But to create a near waterproof seal, you’ll need to apply many coats of tung oil (5-7). On the other hand, just a couple of coats of oil-based polyurethane can form an effective, durable seal.

Despite being water-resistant, tung oil finish isn’t strong enough for outdoor use, as it’ll break down if it’s exposed to the rain or harsh sun for a prolonged period.

Drying & Curing Time

It takes a coat of tung oil about 48 hours to dry. So if you’re applying numerous coats, expect the finishing process to take 10 days or more to complete.

Polyurethane, on the other hand, dries somewhat quicker. Water-based polyurethane becomes semi-dry in under an hour, while oil-based poly takes five to seven hours to become semi-dry.

When polyurethane is semi-dry, another coat can be applied, so the polyurethane coating process is technically shorter.

That said, water-based poly takes nearly two weeks to cure completely, while oil polyurethane takes almost a month to cure completely.


Of all the finishes discussed thus far, oil polyurethane is by far the most toxic, because of the high number of volatile organic compounds (VOC).

Tung oil doesn’t contain these compounds, which is why it’s food-safe when dry. This explains why tung oil is often used on kitchen tables, wooden bowls, and cutlery.

Water-based polyurethane does have some VOCs, but not nearly as much as its oil-based counterpart, so if you want to use polyurethane and you’re concerned about toxicity – go with water based.

When to Use Polyurethane

Polyurethane Coating

Polyurethane is great for hardwood floors, stairs, tabletops, doors, window frames, cabinets, and numerous other wood furnishings.

Outdoor wood furnishings are almost always coated with polyurethane because they hold up well against the elements.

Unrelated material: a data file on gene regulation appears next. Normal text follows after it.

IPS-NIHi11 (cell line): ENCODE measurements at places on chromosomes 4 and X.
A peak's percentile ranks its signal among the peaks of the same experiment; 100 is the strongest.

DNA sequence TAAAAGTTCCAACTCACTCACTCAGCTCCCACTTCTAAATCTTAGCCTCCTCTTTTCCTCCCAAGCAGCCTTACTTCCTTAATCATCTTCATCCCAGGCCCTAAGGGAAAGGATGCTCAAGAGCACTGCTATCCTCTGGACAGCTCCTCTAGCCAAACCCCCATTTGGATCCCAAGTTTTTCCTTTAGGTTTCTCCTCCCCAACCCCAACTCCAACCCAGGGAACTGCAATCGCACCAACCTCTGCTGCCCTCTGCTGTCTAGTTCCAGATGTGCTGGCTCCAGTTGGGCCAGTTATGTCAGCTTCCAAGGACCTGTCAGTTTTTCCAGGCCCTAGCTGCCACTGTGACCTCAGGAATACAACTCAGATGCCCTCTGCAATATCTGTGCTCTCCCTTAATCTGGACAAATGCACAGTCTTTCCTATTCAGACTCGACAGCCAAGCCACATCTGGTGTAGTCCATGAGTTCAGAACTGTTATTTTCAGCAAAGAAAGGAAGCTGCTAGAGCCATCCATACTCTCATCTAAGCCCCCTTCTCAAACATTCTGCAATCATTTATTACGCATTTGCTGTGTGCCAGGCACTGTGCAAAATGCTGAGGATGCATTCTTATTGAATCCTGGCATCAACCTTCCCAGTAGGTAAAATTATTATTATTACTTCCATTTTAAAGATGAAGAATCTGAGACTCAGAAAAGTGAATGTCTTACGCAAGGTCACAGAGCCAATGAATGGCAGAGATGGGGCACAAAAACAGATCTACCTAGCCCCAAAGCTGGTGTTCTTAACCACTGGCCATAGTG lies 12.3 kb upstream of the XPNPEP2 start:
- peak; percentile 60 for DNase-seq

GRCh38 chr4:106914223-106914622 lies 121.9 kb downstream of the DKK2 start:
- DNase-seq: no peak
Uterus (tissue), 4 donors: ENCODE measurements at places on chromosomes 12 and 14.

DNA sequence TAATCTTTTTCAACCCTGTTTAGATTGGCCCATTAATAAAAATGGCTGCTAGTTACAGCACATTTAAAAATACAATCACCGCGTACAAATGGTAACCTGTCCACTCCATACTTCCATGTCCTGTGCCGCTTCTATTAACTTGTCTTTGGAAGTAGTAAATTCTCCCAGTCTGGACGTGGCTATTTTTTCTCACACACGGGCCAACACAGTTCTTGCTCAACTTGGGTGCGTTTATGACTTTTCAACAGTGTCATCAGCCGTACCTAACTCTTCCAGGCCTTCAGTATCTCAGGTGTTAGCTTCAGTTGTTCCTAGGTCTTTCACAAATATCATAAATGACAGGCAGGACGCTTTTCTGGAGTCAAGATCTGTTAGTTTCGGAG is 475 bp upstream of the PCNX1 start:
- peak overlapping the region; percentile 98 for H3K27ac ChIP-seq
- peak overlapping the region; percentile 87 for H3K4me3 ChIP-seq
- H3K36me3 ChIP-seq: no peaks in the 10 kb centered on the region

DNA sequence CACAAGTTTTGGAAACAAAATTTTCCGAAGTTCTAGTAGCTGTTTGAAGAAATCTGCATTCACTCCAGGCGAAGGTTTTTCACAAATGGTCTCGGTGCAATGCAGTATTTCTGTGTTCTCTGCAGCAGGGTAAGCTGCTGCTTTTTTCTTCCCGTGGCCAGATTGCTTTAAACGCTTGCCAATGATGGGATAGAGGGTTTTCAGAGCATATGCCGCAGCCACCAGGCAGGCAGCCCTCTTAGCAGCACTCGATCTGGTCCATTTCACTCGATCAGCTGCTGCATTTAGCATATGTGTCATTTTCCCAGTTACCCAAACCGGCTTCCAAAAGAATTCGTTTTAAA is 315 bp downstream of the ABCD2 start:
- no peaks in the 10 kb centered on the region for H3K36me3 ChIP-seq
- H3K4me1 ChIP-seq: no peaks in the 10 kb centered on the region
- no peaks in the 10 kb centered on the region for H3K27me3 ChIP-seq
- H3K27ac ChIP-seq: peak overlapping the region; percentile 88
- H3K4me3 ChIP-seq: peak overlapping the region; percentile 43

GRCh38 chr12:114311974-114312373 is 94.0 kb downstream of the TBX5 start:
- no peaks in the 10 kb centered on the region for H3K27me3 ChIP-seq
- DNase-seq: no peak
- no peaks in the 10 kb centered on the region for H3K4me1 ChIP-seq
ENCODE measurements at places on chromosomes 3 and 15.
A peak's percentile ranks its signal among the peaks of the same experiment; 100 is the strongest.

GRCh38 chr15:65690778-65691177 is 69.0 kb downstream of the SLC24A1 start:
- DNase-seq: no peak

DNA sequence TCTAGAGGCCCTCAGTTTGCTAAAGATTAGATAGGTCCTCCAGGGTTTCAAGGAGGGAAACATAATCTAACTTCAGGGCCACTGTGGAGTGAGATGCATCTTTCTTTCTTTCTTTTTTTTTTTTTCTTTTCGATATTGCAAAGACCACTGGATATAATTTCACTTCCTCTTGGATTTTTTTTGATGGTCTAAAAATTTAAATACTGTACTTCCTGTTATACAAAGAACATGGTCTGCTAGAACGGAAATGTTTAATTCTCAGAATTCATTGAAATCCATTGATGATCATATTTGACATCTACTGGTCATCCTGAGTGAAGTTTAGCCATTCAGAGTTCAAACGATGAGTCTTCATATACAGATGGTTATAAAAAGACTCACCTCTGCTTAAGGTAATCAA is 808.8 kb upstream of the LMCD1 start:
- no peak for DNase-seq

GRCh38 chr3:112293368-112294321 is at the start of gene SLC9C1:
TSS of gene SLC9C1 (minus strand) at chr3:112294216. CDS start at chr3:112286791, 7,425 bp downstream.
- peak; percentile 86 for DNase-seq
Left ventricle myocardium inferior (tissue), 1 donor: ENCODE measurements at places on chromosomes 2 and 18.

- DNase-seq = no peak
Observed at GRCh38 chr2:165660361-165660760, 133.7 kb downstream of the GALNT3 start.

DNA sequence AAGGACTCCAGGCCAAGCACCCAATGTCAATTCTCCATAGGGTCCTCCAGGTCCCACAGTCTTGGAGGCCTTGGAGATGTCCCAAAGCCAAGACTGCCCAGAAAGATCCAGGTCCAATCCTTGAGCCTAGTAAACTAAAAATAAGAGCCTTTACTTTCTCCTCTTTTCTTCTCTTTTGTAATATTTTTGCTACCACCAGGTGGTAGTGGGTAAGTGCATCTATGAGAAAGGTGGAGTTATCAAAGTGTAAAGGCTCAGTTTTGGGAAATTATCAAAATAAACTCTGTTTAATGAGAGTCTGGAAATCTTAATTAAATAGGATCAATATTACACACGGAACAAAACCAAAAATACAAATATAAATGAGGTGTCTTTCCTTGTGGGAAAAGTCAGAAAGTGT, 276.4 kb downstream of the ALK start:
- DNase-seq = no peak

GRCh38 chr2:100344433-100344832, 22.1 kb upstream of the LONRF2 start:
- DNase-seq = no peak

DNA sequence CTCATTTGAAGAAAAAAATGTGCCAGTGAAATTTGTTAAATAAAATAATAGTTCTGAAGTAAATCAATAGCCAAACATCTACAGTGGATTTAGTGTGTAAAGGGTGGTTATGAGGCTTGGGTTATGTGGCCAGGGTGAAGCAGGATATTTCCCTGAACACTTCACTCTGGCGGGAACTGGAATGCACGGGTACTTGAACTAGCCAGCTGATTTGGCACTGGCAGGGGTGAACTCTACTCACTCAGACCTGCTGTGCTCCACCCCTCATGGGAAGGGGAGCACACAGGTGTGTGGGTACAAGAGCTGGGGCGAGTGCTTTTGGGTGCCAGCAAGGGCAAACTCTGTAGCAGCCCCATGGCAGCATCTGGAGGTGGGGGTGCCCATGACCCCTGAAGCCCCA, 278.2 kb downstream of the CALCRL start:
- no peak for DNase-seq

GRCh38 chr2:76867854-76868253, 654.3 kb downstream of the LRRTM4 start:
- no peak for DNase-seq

In short, polyurethane is the finish to use when durability is what you’re after most of all. It can resist dirt, moisture, UV rays, and heat, and if applied properly it can remain durable for many years.

One of the main reasons why it’s applied to high-traffic surfaces like floors is because it’s highly durable.

When to Use Tung Oil

Tung oil finish

Tung oil is best for furniture, particularly high-end furniture and antiques where you want the best appearance possible.

It creates a sleek finish and accentuates wood’s color and grain, and unlike polyurethane you can count on tung oil to provide a crystal clear top layer.

In addition to furniture, it’s also used on cutting boards and other cooking equipment because it’s non-toxic yet strong.

Note: If making wood more visually appealing is more important than ensuring a durable finish, opt for pure tung oil or raw tung oil over tung oil finish.

Polyurethane vs Tung Oil for Furniture

Tung oil is best for fine furniture and wooden surfaces that aren’t at a higher risk of getting dented or scratched.

But if we’re talking about outdoor furniture, polyurethane is better, as it can resist the effects of weather, UV rays, and sudden temperature fluctuations.

So if you want to enhance the color and wood grain on an antique rocking chair, opt for tung oil over poly.

Polyurethane vs Tung Oil for Wood Floors

Polyurethane is best for wood floors because its durability is unparalleled.

Plus, since it can resist moisture and heat well, you don’t have to worry about the polyurethane cracking as the floorboards expand and contract.

Tung oil, on the other hand, isn’t good for wood surfaces like floors because it provides barely any protection. So a floor that’s been coated in tung oil is going to get scuffed and dirty quite fast.

Note: Before you apply polyurethane to a hardwood floor, understand that you’ll probably need to be out of the house for a few days after it’s applied, as living in a house with curing polyurethane can negatively affect your health in several ways.

Should you use polyurethane over tung oil?

Yes, you should apply poly over tung oil to ensure terrific durability, visual appeal, and 100% water resistance. Just make sure you apply a clear poly, i.e. a water-based version, so the accentuated wood grain and color shine through.

Can you mix polyurethane and tung oil?

No, you shouldn’t mix these two finishes. You can apply poly after tung oil, but not vice versa. And if you were to mix these finishes, you’d just get a viscous mess. If you were to leave this concoction of finishes on a wood surfaces, it’d probably just flake up or peel.

Final Thoughts

So which is better, tung oil vs polyurethane?

In my book, there’s no clear-cut winner. I’ve used both wood finishes and they each have their own benefits.

Tung oil is mainly used to improve the look and feel of wood surfaces, while polyurethane is used for its durability and sealing capability.

If you want to take advantage of what both finishes have to offer, use tung oil before polyurethane.